The Dalai Lama reminds us what Buddhism is about. It’s about indiscriminate compassion. It’s about the spiritual practice to transcend all layers of prejudice – be it from race, beliefs or gender – to understand that all is one and the same.
Will his message ring any bells with the autocratic Thai clergy so deeply entrenched in patriarchy and ethnic chauvinism?
When a group of high-ranking officials in the National Office of Buddhism (NOB) and monks were caught in a corruption scandal over a temple maintenance fund early this year, investigations by National Office of Buddhism (NOB) chief Pol Lt Col Pongporn Promsaneh upset the clergy tremendously.
For not only did his investigations look set to involve more temples and more senior monks, Pol Lt Col Pongporn was also planning to propose a law to get rid of temple corruption by requiring temples to declare assets and financial records subjected to transparent auditing.
Apparently speaking for the elders, well-known preacher Phra Theppatipanwatee vented his fury and announced the clergy’s plan to boycott the NOB.
The military government, despite its anti-corruption campaign and vows to reform the clergy, finally caved in to the pressure from the clergy. Pol Lt Co Pongporn was eventually fired for having the nerve to touch what matters to the clergy most – money.
In 2015, the Religious Reform Committee under the then National Reform Council was also disbanded following monks’ protests against the committee’s proposed law for transparency in temple donations.
How high are the stakes involved?
According to research by Assistant Professor Nada Chunsom of the National Institute of Development Administration (Nida), temple donations amount to at least 100 billion baht (more than $3 billion) a year. Temples’ bank deposits nationwide total around 300 billion baht.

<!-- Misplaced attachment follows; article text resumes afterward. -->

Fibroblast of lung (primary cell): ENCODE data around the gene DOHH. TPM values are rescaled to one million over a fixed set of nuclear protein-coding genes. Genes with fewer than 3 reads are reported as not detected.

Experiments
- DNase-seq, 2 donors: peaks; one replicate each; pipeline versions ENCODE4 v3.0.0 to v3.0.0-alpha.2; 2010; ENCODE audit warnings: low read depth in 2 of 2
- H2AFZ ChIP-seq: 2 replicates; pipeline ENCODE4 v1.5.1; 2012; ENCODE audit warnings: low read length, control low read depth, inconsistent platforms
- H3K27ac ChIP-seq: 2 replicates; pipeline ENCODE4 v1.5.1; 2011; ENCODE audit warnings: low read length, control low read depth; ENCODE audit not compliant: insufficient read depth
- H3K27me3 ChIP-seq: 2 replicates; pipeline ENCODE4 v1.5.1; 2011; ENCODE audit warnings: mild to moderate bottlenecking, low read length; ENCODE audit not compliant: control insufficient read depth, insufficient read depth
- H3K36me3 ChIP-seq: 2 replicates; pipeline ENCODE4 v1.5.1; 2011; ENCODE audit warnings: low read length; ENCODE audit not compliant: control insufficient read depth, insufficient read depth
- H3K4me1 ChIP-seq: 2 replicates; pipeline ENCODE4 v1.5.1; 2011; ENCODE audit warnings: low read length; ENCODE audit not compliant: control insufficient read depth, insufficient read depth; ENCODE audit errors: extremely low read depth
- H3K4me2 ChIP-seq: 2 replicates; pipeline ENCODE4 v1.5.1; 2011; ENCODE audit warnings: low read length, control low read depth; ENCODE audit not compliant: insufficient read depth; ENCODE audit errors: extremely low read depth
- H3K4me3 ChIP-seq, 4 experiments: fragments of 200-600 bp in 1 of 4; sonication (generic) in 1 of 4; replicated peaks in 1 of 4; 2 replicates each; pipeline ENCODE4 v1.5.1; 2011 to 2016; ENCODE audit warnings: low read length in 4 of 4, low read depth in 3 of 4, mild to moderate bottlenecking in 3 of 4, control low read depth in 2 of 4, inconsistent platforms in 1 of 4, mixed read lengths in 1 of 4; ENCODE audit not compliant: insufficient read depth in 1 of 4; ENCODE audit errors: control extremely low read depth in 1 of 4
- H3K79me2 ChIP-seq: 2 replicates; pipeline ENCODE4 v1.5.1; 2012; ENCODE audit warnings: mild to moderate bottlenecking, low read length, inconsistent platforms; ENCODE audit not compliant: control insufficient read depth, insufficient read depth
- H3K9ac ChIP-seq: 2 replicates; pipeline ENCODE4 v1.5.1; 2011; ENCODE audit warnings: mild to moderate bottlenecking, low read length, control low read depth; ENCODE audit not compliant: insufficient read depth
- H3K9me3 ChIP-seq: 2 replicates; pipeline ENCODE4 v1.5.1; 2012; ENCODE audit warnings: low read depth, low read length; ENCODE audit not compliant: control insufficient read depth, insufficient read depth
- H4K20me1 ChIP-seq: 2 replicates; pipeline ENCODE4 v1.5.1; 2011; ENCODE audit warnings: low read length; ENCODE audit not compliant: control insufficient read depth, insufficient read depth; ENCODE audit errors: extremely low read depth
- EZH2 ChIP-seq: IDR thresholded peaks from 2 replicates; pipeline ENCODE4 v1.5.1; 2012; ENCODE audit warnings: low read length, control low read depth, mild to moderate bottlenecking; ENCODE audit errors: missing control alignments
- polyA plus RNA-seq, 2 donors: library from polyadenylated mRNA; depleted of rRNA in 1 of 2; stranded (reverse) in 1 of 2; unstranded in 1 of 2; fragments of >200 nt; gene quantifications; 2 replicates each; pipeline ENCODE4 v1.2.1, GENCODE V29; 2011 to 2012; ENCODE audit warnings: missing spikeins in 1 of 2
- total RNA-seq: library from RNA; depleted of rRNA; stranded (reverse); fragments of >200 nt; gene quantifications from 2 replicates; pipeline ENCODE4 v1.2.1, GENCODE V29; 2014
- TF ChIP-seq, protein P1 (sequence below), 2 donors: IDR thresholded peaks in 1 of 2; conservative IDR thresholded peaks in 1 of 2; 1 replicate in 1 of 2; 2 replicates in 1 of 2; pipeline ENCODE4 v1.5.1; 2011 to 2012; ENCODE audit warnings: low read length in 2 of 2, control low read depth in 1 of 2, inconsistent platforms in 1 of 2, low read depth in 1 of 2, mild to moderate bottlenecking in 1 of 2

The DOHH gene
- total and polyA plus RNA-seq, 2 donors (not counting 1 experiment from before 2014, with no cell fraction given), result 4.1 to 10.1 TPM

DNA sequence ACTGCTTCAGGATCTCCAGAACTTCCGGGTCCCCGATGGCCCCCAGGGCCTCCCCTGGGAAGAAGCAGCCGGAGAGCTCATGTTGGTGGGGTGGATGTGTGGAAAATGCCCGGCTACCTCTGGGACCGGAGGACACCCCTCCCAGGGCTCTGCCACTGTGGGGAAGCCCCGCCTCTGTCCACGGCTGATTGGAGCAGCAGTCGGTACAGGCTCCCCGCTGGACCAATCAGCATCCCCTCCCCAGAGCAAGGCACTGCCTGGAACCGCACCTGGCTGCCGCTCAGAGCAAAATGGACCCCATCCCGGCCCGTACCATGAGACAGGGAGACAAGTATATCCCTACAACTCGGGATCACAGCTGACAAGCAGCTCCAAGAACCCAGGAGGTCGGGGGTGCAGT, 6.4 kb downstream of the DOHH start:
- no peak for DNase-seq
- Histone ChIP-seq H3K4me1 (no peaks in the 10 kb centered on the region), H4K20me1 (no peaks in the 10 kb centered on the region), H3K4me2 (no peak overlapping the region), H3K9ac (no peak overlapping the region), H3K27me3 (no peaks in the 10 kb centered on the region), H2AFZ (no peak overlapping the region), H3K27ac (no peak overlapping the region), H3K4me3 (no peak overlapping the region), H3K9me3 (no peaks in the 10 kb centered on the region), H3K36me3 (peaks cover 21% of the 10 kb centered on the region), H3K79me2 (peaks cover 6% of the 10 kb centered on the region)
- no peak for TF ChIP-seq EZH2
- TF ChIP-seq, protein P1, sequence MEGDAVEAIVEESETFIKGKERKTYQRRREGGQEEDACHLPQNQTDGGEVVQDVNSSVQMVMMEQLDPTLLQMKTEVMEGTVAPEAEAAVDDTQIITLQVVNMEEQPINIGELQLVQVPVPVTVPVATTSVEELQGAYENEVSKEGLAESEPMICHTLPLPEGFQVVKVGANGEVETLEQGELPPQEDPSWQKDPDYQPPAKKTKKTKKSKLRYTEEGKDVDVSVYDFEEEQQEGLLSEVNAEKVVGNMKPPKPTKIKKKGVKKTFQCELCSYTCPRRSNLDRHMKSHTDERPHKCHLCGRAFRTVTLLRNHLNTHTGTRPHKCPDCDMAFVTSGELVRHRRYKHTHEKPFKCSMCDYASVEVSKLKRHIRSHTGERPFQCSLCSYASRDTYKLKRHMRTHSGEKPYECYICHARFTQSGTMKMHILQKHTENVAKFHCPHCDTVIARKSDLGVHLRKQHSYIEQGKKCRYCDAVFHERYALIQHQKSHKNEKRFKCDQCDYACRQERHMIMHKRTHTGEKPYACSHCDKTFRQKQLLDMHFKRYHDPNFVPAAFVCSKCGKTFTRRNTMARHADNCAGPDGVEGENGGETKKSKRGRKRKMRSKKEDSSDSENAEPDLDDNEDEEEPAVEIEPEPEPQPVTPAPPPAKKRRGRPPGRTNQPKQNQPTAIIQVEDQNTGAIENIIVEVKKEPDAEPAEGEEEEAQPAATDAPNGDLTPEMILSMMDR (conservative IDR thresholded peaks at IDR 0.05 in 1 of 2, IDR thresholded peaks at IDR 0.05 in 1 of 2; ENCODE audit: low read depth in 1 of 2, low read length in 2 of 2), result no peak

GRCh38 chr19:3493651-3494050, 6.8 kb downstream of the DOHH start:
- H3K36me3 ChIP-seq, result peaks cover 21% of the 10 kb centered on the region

The law gives abbots total control of temple assets and donations. Given the temples’ lack of a proper accounting system, corruption is rife and it’s highly likely that the temples’ bank accounts are in the abbots’ names.
The fierce fight to keep temple donations from public scrutiny during the past six months apparently left no time for the clergy to pay attention to repeated hate speech by extremist anti-Islam monk Phra Apichart Punnajanto on social media.
In 2015, the same head preacher of the prestigious Wat Benchamabophit, or the Marble Temple, made headlines for urging Buddhists to burn one mosque for every monk killed by southern insurgents.
“If Buddhists’ patience runs out, be prepared to be blasted until nothing is left. We will give them the same conditions as the Rohingya in Myanmar,” he roared in his Facebook post.
An avowed admirer of Ashin Wirathu, an extremist monk and leader of the anti-Muslim movement in Myanmar, Phra Apichart repeated his malicious wish again when he showed his video clip on YouTube cursing a Muslim news organisation for reporting about organised trips to Bangkok for monks from the provinces to support the Dhammakaya temple.
“When will you all die and leave this country? I really want to see you suffer like the Rohingya, be massacred, beheaded, burned, from babies to old people. I really want to see that happen in Thailand. Really want to see it,” he raged furiously in the video clip which also made fun of Muslims’ praise for God “Allahu Akbar”.
This is appalling. A pity, though, that the clergy couldn’t care less about punishing this divisive man for encouraging murder – the most sinful deed in Buddhism.
It won’t be surprising if this video clip is watched more by Thai Muslims than Buddhists, fanning up more resentment and hate. Such is the dark side of social media.
Phra Apichart is not a lone extremist monk. Ashin Wirathu was the guest of honour at the Dhammakaya temple recently. Yet anti-Muslim sentiments are not confined to Dhammakaya supporters only.
With hate on the rise on both sides, it’s inevitable that the Buddhist-Muslim divide in Thailand will become ever wider as the animosity is set to become uglier and uglier. Bangkok Post
Sanitsuda Ekachai is former editorial pages editor of the Bangkok Post.